Qum an ancient town in Iran
Qum is an ancient town in the south of the Tehran region in the center of Iran. It's carpet industry, however, was not established until the 1930s, when the looms were set up within the town itself, not in neighboring villages as is more usual in Iran. As a comparatively new weaving center, the town has no traditional designs of its own but borrows instead from neighboring regions - in particular Senneh, Kashan and Isfahan. This is not to say that Qum rugs are without originality. They combine design elements from various traditions, maybe the border of one with the field of another, to create unique patterns.
The most popular patterns are the classic garden design striped rugs in which lines of color and ornament run the length of the carpet; illustrative carpets depicting birds, animals and hunting senses (details usually picked out and silk), and prayer rugs. Most Qum rugs have an ivory background, often combined with pink and a particular shade of light green which is extremely rare in other Persian Oriental carpets.
Qum rugs are not as delicate as those from Kashan or Isfahan but are still amongst the finest in Iran. In the last 40 years the town has begun to produce part silk and pure silk rugs which have enhanced yet further their reputation amongst buyers. Warp threads are sometimes silk, and in some rare carpets, the weft threads are silk as well. Qum rugs are also woven in silk and wool on a wool warp and cotton. Rugs are woven using the Persian knot. Sizes range from 6’10* 4’3 up to 9’9* 13. The knot density of Qum rugs ranges from 300 thousand to 1.2 million knots per square meter.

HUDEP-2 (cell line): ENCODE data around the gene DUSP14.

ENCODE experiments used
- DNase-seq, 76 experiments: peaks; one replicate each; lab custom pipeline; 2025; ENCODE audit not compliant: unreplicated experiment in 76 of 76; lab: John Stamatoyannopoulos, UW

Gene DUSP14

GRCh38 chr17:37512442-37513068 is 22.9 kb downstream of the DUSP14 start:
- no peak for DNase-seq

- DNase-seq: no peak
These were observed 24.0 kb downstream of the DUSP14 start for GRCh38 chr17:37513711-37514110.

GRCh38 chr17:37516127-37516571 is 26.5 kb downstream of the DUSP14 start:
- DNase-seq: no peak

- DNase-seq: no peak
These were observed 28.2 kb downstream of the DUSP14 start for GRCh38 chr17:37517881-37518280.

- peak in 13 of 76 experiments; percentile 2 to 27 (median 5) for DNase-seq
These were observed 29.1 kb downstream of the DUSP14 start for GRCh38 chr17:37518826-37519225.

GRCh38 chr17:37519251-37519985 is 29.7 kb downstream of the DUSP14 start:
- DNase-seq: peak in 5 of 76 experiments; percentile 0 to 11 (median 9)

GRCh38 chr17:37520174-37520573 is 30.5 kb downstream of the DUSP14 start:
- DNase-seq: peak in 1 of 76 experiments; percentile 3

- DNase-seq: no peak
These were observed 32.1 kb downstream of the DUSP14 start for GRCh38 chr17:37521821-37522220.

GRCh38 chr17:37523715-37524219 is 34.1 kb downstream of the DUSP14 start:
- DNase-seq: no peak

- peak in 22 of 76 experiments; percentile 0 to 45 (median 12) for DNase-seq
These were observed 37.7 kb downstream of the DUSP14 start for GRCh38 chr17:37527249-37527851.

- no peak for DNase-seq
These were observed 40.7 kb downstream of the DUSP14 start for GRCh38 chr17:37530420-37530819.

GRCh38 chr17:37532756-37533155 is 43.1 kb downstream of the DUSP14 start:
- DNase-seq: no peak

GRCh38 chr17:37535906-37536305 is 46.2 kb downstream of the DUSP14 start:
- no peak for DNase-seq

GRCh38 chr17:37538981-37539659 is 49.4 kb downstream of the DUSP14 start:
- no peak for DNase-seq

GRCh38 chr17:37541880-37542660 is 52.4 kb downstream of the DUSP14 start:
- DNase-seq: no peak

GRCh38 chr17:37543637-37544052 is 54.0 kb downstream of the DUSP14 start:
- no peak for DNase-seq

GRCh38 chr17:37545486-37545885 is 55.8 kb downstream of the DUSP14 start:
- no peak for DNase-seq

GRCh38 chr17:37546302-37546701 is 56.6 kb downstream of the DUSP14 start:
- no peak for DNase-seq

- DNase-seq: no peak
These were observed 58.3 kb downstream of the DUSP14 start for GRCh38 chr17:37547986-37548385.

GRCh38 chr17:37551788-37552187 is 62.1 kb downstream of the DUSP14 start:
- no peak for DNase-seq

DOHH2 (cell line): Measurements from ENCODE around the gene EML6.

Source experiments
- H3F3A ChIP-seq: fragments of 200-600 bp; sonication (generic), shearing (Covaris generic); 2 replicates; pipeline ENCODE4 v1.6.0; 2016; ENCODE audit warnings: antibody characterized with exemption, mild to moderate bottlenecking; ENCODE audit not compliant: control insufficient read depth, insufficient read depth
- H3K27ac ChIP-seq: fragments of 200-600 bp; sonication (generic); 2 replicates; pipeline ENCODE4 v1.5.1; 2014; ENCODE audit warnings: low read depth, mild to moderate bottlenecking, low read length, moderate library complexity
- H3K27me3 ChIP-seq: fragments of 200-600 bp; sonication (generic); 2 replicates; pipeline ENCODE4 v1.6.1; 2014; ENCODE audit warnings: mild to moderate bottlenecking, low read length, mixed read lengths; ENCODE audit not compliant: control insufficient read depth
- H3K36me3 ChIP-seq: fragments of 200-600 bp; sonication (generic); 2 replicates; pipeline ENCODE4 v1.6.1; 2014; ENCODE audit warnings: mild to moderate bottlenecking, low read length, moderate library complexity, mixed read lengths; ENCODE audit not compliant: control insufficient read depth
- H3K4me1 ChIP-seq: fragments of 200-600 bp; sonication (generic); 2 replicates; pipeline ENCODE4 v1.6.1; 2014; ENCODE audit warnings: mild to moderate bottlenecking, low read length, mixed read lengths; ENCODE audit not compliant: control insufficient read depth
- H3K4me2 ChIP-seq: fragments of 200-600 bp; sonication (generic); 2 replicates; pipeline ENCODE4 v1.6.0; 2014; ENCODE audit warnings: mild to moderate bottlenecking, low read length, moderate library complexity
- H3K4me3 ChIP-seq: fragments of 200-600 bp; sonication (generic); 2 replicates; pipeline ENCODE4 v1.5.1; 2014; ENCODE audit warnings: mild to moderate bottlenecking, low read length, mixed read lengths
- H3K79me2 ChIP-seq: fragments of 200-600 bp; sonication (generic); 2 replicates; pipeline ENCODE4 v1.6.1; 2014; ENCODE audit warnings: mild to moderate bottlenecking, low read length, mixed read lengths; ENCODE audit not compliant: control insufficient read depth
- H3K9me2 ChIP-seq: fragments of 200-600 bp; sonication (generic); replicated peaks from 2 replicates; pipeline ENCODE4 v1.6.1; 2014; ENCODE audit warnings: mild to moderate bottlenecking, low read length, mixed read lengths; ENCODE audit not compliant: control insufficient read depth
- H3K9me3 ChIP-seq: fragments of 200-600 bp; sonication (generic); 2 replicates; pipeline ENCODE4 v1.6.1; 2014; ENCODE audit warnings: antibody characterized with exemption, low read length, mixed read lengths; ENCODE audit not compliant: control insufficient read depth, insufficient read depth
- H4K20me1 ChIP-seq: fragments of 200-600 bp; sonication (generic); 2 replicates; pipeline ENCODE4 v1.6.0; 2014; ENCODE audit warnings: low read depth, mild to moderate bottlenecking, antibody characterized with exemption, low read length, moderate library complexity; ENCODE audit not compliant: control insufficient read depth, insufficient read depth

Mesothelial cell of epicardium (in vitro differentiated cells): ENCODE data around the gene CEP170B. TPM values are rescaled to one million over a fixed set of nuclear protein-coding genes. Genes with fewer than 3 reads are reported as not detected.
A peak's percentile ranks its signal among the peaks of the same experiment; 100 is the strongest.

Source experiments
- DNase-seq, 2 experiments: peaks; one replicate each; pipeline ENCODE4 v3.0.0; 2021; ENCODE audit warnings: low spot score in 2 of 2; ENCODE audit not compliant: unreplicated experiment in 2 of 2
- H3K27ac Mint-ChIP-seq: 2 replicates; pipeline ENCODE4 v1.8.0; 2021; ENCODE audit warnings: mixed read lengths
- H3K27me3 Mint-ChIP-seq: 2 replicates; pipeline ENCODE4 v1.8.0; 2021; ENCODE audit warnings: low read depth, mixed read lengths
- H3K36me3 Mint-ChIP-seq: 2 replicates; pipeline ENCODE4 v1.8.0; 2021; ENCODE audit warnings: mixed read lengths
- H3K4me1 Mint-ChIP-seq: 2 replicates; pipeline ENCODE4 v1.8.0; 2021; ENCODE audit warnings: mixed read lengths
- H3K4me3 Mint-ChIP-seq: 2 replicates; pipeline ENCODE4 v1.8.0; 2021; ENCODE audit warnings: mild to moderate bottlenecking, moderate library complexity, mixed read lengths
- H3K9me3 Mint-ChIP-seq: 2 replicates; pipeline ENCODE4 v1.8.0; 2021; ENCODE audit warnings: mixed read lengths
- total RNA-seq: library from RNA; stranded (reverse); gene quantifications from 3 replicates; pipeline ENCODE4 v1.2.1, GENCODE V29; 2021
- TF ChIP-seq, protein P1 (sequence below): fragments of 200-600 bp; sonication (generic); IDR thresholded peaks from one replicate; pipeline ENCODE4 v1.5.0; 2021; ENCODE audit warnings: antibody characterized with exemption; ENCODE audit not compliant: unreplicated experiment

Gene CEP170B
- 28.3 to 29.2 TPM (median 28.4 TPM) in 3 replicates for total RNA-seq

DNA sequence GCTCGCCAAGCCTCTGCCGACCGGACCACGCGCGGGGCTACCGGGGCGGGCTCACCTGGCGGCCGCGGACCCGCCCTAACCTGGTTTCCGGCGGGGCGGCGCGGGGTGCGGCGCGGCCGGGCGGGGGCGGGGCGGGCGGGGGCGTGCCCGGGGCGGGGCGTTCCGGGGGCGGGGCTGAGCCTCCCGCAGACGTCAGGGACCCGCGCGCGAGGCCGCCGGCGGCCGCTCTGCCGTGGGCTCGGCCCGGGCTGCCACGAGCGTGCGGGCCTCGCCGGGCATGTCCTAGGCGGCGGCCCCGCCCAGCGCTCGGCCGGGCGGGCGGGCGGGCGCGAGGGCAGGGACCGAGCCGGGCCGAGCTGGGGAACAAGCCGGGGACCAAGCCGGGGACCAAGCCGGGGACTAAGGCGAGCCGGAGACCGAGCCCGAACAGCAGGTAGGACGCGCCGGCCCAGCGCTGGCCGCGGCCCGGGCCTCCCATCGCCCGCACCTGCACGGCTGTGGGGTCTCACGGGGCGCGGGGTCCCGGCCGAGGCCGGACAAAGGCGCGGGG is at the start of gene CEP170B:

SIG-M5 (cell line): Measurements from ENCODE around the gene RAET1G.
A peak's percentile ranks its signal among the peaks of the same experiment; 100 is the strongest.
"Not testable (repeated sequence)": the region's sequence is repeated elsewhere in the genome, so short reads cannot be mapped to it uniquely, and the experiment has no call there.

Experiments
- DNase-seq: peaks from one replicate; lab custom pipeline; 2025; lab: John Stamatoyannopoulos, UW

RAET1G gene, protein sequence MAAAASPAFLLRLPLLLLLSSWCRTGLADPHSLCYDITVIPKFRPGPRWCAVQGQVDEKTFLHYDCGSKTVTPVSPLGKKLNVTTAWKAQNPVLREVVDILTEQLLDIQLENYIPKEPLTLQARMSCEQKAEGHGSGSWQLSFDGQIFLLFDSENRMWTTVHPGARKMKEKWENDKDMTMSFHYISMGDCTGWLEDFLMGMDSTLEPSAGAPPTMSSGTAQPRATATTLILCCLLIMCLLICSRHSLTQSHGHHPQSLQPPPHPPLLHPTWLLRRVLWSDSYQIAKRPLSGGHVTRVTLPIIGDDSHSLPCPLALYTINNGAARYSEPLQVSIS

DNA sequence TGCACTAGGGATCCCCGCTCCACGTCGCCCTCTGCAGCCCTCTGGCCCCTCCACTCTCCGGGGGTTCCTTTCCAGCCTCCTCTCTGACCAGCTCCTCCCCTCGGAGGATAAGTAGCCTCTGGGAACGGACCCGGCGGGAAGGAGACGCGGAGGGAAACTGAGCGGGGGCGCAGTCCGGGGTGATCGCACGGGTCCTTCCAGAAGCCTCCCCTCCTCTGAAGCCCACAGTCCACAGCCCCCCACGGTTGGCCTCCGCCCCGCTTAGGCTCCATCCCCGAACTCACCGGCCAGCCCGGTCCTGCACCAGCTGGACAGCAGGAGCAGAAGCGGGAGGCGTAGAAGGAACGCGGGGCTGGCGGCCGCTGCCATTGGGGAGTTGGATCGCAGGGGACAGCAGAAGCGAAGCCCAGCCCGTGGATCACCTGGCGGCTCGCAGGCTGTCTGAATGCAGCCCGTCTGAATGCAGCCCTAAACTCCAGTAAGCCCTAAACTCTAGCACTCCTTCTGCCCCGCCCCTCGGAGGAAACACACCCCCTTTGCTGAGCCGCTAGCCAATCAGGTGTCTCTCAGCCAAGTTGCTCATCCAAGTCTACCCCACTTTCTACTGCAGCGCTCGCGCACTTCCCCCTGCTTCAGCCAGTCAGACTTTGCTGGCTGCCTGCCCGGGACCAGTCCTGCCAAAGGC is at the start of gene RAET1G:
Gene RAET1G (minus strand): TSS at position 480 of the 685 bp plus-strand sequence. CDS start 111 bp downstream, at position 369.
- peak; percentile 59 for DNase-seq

Rugs from the holy city of Qum do not apparently pre-date the twentieth century; certainly, none of the surviving Safavid carpets have been attributed to it. In the modern era, Qum has become renowned for its silk rugs and one of the best-known designs is a single large Lily elegantly and sinuously drown as here and surrounded by floral sprays. The palette of this rug, however, especially its dark blue ground, is a little unusual.
how Qum rugs weave
The tools that use only consist of a knife with a hook on the end and a pair of scissors and a heavy comb for which to pack the rows of knots together. The Qum weavers begin by taking a piece of yarn which they thread around to warp threads before tightening it and cutting off the excess. The pattern is checked regularly to ensure that the right colored yarn is used in the right place. The Qum weaver uses the Persian knot and continues knot after knot until the entire row is finished. Once done to thick pieces of weft thread are threaded between the warp and then the knots and the weft are packed together using the heavy comb. This is done to keep the knots in place. The work is inspected periodically and no errors are allowed. Skilled Qum weavers can handle about 8000 knots per day on a rug with a width of a hundred centimeters and a knot density of 1 million per square meter. The Qum weaver can complete 8 million meters per day. If the rug is 150 centimeters long it takes 2000 days or approximately 1 year to complete.
A landscape-shaped rug with landscape design, in which the warps run at right-angles to the long side. Pure silk Qum is among the most highly regarded Persian weavings of the last fifty years and this example is by one of the best-known ustads of the city, which is a few miles north of Kashan. The pale blue of the rocky pool is a particularly pleasing feature, as is the succession of leading and running animals and birds in the main border. Qum rugs are ideally suited for hanging on the wall or laying on the floor.
Signature of Qum rugs: the pure self pieces almost always have a signature. The signature does not add value. It simply is a tradition among Qum weavers then when they make a self crock. 99% of Qum rugs have a signature it's extremely rare actually to get them that don't have a signature.